EXTRA!: This Is The Kind Of Journalism That Will Die With Newspapers, And Then We’re All F*cked


DAILY NEWS: IN THE ANNALS of Philadelphia crime, the name Nafis Pinkney rings no bells amid the high-profile murderers, mobsters, corrupt cops and politicians. But in 2009, with a high-school diploma, a steady job as a baggage handler at Philadelphia International Airport and no criminal convictions, Pinkney, then 20, found himself beneath the bright light of a criminal interrogation. In a 24-hour span, he went from neighborhood witness to prime suspect, accused of murdering his friend since day-care days, Jonathan Pitts, 21, and Pitts’ girlfriend, Nakeisha Finks, 20. Steadfastly maintaining his innocence, Pinkney spent the next four years in city jails awaiting trial, and for 1 1/2 of those years, it was listed as a death-penalty case. Finally, last month, in just three hours of deliberation, a Philadelphia jury determined that he was the wrong man, found him not guilty of all charges and set him free. By their Oct. 11 decision, jurors effectively concluded that Nafis Pinkney had something in common with Amin Speakes and Unique Drayton, two other murder defendants who went free: They all had been charged with murder based on the work of the same two Philadelphia homicide detectives, Ohmarr Jenkins and James Pitts. […]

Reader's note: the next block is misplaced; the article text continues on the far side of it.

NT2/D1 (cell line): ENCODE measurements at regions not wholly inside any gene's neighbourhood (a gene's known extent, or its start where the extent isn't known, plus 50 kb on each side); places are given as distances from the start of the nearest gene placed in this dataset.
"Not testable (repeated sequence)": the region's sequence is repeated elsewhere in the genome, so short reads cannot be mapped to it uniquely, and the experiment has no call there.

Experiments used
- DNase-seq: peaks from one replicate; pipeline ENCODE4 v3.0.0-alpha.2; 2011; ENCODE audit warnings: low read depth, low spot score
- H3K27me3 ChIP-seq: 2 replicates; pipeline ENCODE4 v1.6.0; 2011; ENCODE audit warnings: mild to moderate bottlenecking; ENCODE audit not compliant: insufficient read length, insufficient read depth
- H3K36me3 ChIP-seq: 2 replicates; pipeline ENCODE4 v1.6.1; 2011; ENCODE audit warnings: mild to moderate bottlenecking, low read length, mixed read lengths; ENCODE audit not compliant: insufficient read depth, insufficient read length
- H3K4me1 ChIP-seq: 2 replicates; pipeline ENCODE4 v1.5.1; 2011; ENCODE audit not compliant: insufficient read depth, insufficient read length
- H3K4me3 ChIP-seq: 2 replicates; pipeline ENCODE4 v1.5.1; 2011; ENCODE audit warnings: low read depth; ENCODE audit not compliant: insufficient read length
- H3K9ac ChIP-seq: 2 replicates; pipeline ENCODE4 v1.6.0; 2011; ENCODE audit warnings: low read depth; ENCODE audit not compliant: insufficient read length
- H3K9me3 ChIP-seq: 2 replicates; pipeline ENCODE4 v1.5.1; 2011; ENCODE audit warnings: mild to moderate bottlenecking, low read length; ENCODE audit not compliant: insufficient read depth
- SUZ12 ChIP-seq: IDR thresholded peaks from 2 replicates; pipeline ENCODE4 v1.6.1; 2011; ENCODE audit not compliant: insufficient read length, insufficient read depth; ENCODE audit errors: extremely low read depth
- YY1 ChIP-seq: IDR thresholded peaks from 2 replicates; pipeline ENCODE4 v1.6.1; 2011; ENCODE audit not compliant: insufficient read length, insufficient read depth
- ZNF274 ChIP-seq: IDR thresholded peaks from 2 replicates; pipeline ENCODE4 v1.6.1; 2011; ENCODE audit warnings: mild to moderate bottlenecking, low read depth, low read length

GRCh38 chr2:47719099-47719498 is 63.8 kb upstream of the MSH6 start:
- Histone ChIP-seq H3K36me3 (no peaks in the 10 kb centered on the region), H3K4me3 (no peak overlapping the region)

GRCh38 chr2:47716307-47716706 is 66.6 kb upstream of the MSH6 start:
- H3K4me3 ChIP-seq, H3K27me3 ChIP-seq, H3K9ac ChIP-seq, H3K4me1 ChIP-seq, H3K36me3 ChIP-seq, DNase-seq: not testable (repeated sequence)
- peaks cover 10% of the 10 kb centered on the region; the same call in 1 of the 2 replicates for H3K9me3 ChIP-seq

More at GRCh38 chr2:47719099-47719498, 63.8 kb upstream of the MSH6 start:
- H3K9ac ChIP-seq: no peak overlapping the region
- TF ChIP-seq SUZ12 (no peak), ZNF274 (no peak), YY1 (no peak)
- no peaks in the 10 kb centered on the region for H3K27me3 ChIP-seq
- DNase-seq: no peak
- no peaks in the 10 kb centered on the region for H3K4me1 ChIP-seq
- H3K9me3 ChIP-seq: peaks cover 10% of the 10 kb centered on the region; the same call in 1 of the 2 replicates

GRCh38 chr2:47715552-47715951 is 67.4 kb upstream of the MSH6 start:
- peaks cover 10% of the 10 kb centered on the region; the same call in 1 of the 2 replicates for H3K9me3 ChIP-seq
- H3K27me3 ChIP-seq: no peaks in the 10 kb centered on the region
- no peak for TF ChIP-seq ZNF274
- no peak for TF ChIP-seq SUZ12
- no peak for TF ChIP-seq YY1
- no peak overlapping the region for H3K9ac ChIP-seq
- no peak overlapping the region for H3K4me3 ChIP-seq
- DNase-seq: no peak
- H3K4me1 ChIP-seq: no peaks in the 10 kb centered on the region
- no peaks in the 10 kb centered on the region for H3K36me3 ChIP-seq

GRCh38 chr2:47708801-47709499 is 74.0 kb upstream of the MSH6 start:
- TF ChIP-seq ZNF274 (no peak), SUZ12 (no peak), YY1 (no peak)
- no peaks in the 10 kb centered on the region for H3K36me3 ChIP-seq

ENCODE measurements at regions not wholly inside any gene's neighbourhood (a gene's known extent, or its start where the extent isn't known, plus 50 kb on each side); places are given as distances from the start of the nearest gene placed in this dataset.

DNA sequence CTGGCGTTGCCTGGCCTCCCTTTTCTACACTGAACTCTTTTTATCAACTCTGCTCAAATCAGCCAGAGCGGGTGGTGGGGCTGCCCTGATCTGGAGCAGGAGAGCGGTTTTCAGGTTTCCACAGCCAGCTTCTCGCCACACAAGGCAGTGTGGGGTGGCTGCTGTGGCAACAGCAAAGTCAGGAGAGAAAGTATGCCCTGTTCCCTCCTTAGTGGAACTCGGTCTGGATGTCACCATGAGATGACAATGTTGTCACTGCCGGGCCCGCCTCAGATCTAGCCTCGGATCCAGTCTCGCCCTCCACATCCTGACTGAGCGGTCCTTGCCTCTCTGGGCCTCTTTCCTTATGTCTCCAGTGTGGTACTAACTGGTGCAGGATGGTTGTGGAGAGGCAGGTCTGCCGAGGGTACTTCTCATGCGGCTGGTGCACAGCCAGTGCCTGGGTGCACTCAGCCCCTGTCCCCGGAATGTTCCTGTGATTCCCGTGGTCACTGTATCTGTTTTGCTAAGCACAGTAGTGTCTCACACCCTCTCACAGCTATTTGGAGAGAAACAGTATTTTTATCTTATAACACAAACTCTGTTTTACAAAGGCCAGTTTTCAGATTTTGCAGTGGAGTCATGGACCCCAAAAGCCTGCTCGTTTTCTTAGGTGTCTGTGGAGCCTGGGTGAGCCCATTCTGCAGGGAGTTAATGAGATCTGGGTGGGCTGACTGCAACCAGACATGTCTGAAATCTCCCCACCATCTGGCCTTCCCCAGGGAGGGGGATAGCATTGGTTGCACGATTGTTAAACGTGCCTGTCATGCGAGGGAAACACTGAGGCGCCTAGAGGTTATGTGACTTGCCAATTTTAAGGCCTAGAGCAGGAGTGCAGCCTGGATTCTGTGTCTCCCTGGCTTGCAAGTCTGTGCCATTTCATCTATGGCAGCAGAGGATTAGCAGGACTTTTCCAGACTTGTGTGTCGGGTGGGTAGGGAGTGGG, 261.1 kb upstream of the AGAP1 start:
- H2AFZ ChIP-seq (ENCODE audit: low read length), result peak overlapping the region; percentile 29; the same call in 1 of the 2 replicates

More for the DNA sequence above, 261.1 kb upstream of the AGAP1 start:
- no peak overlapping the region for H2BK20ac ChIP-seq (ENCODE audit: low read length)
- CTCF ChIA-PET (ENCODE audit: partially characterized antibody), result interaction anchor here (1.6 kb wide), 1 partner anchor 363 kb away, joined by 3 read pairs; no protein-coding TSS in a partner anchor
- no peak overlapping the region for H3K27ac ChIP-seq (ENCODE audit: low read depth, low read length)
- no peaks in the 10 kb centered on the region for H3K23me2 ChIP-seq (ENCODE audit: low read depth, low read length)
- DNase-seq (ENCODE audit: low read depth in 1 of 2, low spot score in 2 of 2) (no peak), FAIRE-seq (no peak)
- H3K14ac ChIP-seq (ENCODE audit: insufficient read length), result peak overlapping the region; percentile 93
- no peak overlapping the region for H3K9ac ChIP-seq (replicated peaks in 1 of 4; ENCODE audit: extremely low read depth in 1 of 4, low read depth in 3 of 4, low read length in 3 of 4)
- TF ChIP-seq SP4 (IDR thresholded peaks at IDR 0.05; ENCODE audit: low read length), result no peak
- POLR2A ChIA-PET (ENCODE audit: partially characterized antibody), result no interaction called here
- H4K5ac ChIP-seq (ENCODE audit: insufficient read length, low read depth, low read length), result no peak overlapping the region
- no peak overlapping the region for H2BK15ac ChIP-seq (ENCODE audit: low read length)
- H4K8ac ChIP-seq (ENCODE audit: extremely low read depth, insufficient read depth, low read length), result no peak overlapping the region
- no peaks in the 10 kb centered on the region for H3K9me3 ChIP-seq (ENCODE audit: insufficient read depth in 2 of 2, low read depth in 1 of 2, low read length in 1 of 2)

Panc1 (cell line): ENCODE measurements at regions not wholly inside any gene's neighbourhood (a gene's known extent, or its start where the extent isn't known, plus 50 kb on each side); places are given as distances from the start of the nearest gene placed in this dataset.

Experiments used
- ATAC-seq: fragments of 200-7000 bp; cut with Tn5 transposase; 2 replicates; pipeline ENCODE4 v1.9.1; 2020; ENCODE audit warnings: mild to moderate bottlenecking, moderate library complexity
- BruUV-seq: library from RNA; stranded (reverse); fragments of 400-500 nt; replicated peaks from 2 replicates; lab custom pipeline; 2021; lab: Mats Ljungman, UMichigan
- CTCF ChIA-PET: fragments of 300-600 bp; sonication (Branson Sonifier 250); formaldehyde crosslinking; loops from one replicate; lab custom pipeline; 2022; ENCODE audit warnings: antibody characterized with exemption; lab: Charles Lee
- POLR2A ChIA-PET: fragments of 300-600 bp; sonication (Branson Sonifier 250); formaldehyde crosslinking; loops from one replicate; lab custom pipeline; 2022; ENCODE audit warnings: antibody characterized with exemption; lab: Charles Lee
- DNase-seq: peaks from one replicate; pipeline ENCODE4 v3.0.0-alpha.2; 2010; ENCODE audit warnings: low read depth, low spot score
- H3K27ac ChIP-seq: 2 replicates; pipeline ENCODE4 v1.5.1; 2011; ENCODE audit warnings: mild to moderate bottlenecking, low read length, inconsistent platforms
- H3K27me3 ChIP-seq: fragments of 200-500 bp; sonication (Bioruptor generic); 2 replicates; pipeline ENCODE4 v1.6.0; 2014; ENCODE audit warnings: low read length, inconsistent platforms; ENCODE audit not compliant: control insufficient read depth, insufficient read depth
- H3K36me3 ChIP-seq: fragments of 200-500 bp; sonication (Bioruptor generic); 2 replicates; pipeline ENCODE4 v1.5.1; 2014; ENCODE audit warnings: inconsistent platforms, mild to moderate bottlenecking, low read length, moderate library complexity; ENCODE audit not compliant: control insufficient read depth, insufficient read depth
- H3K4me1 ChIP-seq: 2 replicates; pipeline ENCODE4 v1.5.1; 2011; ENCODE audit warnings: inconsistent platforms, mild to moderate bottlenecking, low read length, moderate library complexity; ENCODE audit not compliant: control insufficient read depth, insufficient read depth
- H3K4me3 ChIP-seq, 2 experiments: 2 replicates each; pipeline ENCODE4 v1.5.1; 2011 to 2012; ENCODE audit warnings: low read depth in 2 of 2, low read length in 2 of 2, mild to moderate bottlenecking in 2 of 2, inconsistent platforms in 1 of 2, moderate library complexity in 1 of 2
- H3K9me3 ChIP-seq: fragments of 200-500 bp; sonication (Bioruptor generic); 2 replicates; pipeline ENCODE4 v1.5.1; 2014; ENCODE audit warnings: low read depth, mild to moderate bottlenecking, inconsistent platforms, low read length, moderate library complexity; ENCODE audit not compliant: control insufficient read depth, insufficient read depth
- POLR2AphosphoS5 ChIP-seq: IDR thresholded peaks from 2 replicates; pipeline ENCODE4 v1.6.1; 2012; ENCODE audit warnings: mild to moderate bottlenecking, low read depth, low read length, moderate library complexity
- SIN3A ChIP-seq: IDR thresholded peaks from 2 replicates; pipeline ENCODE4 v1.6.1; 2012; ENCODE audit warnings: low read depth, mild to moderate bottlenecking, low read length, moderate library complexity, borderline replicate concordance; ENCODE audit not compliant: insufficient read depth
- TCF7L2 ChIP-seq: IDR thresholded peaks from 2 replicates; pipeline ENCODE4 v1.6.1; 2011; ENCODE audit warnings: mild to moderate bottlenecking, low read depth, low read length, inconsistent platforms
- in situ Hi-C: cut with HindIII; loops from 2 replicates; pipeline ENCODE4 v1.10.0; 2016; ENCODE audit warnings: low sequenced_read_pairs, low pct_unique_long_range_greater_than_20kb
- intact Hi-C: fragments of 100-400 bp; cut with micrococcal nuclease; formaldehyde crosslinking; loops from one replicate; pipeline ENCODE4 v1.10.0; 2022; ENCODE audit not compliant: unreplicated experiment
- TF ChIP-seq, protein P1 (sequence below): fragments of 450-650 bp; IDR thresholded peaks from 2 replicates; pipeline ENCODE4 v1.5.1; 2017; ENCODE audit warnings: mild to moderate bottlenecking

Pinkney is the third defendant in three years to be cleared after being charged with murder based on the work of the same two detectives:

* Last year, after spending more than two years in jail awaiting trial for a murder in North Philadelphia, Amin Speakes, 25, was acquitted by a jury that saw surveillance video proving he was elsewhere at the time of the crime. As the Daily News reported in a cover story Feb. 8, 2012, two time-stamped videos placed Speakes miles away from the Oct. 7, 2009, shooting of Timothy “Banger” Ross for which he was charged with first-degree murder. The D.A.’s office had viewed the video and decided to put Speakes on trial anyway. “Had the detectives and the police continued to do some investigating in the neighborhood for the rest of the day and night, they may have caught the killers,” Vernell Rainey, Speakes’ grandmother, said after the jury found him not guilty. “But they dropped the ball in my living-room court and left it there.”

* In January 2011, murder and weapons charges were formally dropped against Unique Drayton, 27, who was charged with fatally stabbing her roommate on Jefferson Street near 52nd in Overbrook in August 2009. The case fell apart when Common Pleas Judge M. Teresa Sarmina, ruling that Drayton had been held without probable cause, suppressed the confession statement she gave Detective Pitts after being in custody for 41 hours. “The statement that she made was not voluntarily made, but was the product of psychological coercion,” Sarmina said in her November 2010 ruling, according to a court transcript. The judge said she found many things that Pitts said during the suppression hearing “incredible,” while she found most of what Drayton said to be “credible.” “I think Detective Pitts is far too aggressive in his interrogation techniques,” said public defender Andrea Konow, who represented Drayton with fellow public defender Marit Anderson. “He’s a big guy. I think he gets in there and bullies people, and he causes people to say things that may not be true.” MORE

PREVIOUSLY: It Takes A Village To Raze A Drug Dealer